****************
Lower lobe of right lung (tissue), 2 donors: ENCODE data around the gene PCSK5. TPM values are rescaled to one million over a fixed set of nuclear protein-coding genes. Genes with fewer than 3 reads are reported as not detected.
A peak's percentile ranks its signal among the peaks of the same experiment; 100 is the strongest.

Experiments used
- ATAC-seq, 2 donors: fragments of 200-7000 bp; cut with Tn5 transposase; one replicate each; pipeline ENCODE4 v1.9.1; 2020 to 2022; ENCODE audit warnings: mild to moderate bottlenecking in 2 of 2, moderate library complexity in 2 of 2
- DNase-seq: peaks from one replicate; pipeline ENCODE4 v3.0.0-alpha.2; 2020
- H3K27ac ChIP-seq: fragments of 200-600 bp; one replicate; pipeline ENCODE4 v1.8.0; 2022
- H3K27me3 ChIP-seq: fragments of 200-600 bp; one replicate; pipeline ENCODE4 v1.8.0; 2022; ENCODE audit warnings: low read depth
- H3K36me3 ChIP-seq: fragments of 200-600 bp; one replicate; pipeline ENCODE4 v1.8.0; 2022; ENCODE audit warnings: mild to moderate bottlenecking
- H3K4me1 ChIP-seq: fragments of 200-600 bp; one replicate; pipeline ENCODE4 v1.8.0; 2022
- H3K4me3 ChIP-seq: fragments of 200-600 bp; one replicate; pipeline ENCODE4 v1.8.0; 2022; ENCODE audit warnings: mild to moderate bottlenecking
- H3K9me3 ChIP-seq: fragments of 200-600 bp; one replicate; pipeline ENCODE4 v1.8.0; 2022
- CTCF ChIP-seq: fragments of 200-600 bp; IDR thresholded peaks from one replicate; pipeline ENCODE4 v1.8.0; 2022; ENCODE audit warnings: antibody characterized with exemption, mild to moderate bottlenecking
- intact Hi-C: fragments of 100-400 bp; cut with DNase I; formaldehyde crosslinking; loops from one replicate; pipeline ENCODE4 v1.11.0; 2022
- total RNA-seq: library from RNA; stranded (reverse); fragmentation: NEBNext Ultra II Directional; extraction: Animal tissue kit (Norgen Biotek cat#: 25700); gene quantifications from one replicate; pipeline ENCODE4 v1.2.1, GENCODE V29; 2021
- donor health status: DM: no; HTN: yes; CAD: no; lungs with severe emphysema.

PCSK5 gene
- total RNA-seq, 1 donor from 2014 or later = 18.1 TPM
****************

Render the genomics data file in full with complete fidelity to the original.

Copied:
Lower lobe of right lung (tissue), 2 donors: ENCODE data around the gene PCSK5. TPM values are rescaled to one million over a fixed set of nuclear protein-coding genes. Genes with fewer than 3 reads are reported as not detected.
A peak's percentile ranks its signal among the peaks of the same experiment; 100 is the strongest.

Experiments used
- ATAC-seq, 2 donors: fragments of 200-7000 bp; cut with Tn5 transposase; one replicate each; pipeline ENCODE4 v1.9.1; 2020 to 2022; ENCODE audit warnings: mild to moderate bottlenecking in 2 of 2, moderate library complexity in 2 of 2
- DNase-seq: peaks from one replicate; pipeline ENCODE4 v3.0.0-alpha.2; 2020
- H3K27ac ChIP-seq: fragments of 200-600 bp; one replicate; pipeline ENCODE4 v1.8.0; 2022
- H3K27me3 ChIP-seq: fragments of 200-600 bp; one replicate; pipeline ENCODE4 v1.8.0; 2022; ENCODE audit warnings: low read depth
- H3K36me3 ChIP-seq: fragments of 200-600 bp; one replicate; pipeline ENCODE4 v1.8.0; 2022; ENCODE audit warnings: mild to moderate bottlenecking
- H3K4me1 ChIP-seq: fragments of 200-600 bp; one replicate; pipeline ENCODE4 v1.8.0; 2022
- H3K4me3 ChIP-seq: fragments of 200-600 bp; one replicate; pipeline ENCODE4 v1.8.0; 2022; ENCODE audit warnings: mild to moderate bottlenecking
- H3K9me3 ChIP-seq: fragments of 200-600 bp; one replicate; pipeline ENCODE4 v1.8.0; 2022
- CTCF ChIP-seq: fragments of 200-600 bp; IDR thresholded peaks from one replicate; pipeline ENCODE4 v1.8.0; 2022; ENCODE audit warnings: antibody characterized with exemption, mild to moderate bottlenecking
- intact Hi-C: fragments of 100-400 bp; cut with DNase I; formaldehyde crosslinking; loops from one replicate; pipeline ENCODE4 v1.11.0; 2022
- total RNA-seq: library from RNA; stranded (reverse); fragmentation: NEBNext Ultra II Directional; extraction: Animal tissue kit (Norgen Biotek cat#: 25700); gene quantifications from one replicate; pipeline ENCODE4 v1.2.1, GENCODE V29; 2021
- donor health status: DM: no; HTN: yes; CAD: no; lungs with severe emphysema.

PCSK5 gene
- total RNA-seq, 1 donor from 2014 or later = 18.1 TPM